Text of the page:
From the turn of the 20th century onwards the curiosity of the medical scientists from around the world began focusing on such fields as: keeping an organ alive outside of its parent, the relationships between donors and host and the action or reactions of the antigens found with respect to the blood of each. Even understanding the “cooling” of a heart (which was only discovered in the early 1960s) and therefore stopping the blood flowing through the organ were all instrumental to the transplant. It is hard to comprehend just how complex the transplant procedure was. Even to this day a heart transplant is an extraordinary procedure, yet one that is done seemingly “routinely”.
Dr. Christian H. Barnard had been named the head of experimental surgery of the medical school associated with the Groote Schuur Hospital in Cape Town, in 1958. He was well-qualified with training at cardio thoracic surgery training at the University of Minnesota, earning his MSc and PhD. He continued his education and practiced his techniques with the generous support of the governments of the province of the Western Cape, and the city of Cape Town as well as additional private funding. Barnard was a highly skilled, hard-working and driven surgeon, who was confident in his technical abilities to do just about anything. He is credited with the introduction of open-heart surgery at the University of Cape Town and he pioneered the techniques for the replacement of badly diseased heart valves, which became the standard techniques used by surgeons around the world.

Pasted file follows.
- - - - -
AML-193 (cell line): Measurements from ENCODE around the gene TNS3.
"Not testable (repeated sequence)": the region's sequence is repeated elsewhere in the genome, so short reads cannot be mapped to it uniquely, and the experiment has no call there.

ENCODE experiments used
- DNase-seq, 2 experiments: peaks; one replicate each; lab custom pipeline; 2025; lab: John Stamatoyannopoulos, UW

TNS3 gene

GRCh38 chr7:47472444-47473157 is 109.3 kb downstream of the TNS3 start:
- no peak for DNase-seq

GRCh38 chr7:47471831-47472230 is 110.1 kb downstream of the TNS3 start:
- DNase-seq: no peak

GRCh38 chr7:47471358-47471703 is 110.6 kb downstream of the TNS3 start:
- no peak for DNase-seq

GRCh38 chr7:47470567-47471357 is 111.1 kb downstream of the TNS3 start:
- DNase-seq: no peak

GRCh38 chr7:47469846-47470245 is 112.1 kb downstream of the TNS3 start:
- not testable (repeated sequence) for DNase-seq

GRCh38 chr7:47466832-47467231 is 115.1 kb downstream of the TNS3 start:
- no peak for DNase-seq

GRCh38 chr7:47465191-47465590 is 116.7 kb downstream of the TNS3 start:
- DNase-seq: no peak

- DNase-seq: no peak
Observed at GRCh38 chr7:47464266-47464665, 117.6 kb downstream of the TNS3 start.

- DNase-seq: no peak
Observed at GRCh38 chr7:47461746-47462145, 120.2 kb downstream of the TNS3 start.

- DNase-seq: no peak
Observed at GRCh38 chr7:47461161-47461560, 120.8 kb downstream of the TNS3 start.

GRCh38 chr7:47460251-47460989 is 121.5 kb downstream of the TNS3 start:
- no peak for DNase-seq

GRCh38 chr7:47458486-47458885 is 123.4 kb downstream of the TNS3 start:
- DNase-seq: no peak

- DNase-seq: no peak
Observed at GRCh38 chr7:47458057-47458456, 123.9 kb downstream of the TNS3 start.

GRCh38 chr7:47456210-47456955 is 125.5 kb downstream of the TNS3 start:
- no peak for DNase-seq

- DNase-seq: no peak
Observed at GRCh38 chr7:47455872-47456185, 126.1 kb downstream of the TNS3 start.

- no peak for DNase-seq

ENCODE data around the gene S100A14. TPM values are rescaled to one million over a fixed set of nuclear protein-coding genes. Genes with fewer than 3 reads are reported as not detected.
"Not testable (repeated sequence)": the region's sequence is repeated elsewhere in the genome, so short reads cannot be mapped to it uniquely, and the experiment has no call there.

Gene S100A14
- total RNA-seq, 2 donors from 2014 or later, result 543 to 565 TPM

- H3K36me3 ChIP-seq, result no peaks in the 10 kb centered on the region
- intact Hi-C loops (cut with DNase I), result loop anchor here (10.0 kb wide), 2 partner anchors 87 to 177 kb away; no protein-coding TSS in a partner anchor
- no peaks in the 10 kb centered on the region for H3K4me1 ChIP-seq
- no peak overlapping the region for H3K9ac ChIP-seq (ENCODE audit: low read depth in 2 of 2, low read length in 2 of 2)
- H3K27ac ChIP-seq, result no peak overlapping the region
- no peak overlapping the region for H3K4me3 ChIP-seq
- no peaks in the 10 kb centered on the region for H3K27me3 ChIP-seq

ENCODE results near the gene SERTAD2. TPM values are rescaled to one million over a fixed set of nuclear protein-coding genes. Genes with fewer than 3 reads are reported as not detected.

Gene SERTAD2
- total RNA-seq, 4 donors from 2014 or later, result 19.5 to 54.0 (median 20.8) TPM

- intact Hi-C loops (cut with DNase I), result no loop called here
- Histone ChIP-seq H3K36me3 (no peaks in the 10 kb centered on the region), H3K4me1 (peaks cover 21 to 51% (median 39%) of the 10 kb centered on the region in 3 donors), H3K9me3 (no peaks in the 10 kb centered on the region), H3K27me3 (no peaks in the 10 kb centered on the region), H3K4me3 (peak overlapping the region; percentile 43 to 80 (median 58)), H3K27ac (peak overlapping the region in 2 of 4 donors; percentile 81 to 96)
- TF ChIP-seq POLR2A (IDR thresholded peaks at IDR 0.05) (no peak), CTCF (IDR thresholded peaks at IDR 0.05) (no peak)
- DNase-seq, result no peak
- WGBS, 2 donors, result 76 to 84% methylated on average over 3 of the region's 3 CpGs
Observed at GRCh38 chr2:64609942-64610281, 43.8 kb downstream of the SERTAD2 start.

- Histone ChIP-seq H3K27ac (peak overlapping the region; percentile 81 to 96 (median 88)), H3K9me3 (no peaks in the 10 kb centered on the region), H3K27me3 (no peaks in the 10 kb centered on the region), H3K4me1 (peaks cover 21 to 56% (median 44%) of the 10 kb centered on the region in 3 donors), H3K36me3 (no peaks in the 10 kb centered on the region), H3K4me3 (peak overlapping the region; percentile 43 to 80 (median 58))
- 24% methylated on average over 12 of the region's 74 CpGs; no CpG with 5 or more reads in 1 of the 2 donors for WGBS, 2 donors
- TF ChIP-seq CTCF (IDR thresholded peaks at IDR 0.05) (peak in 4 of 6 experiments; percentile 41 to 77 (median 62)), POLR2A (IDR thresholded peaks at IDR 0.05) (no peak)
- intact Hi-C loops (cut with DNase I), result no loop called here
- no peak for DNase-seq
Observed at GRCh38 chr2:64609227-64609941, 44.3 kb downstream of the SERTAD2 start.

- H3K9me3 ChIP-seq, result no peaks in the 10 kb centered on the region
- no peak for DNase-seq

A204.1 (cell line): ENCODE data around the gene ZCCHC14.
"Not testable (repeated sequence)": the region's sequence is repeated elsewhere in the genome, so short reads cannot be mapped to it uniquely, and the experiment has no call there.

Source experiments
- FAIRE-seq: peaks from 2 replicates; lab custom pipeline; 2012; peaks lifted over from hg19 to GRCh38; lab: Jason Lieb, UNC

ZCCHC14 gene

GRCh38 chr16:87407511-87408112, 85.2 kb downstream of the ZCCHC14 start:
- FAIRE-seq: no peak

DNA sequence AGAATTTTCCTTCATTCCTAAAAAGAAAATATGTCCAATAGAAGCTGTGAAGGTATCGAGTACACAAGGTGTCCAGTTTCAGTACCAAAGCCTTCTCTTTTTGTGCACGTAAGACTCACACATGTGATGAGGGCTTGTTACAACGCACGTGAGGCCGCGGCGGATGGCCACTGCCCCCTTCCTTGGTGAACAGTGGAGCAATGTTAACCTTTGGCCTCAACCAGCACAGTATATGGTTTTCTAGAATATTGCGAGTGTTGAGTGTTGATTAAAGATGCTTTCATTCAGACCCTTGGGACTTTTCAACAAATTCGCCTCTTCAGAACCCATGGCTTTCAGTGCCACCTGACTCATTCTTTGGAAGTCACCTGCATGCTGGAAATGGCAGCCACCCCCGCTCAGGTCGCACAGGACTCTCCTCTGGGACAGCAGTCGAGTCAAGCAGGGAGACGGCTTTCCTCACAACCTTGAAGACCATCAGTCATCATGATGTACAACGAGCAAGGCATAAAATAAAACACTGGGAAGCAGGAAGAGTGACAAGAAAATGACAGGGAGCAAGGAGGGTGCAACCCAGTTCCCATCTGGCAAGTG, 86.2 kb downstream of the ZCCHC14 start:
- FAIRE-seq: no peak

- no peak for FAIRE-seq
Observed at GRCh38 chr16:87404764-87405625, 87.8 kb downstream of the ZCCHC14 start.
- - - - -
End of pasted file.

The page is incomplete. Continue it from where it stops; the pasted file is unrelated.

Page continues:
The Groote Schuur Hospital was well respected for the excellent quality of care given to all in need, regardless of pocketbook or color. The research labs of the medical school were of the highest quality possible and there was excellent financial support of all involved at both the hospital and medical school to be at the leading edge of their respective fields. All of this came together to create the conducive environment for the first human heart transplant in the world to be undertaken in Cape Town.
The first human heart transplant was performed by the cardiothoracic team of 30 gifted surgeons led by Dr. C. Barnard, who had already been working together on organ transplants for some 10 years. The surgery began around 1 am and was completed when the 25-year-old female donor heart was electrically shocked into action some six hours later in the 53-year-old male recipient’s body. The recipient was Louis Washkansky who lived for 18 days, at which time he succumbed to pneumonia because of his weakened immune system.
Dr. Barnard performed a second human-to-human heart transplant on January 2, 1968. The recipient was Dr. Philip Blaaberg, who lived for 20 months. The triumph and success of these surgeries turned Dr. Barnard into a lecturer travelling and teaching around the globe. He received numerous honorary degrees and awards, but not the Noble Prize, an award that he had been nominated for. Soon after the second successful human heart transplant the well-respected surgeon Barnard made it known that his hands were becoming crippled by arthritis. He died while on holiday in Greece due to a severe asthma attack in September of 2001, just shy of his 80th birthday.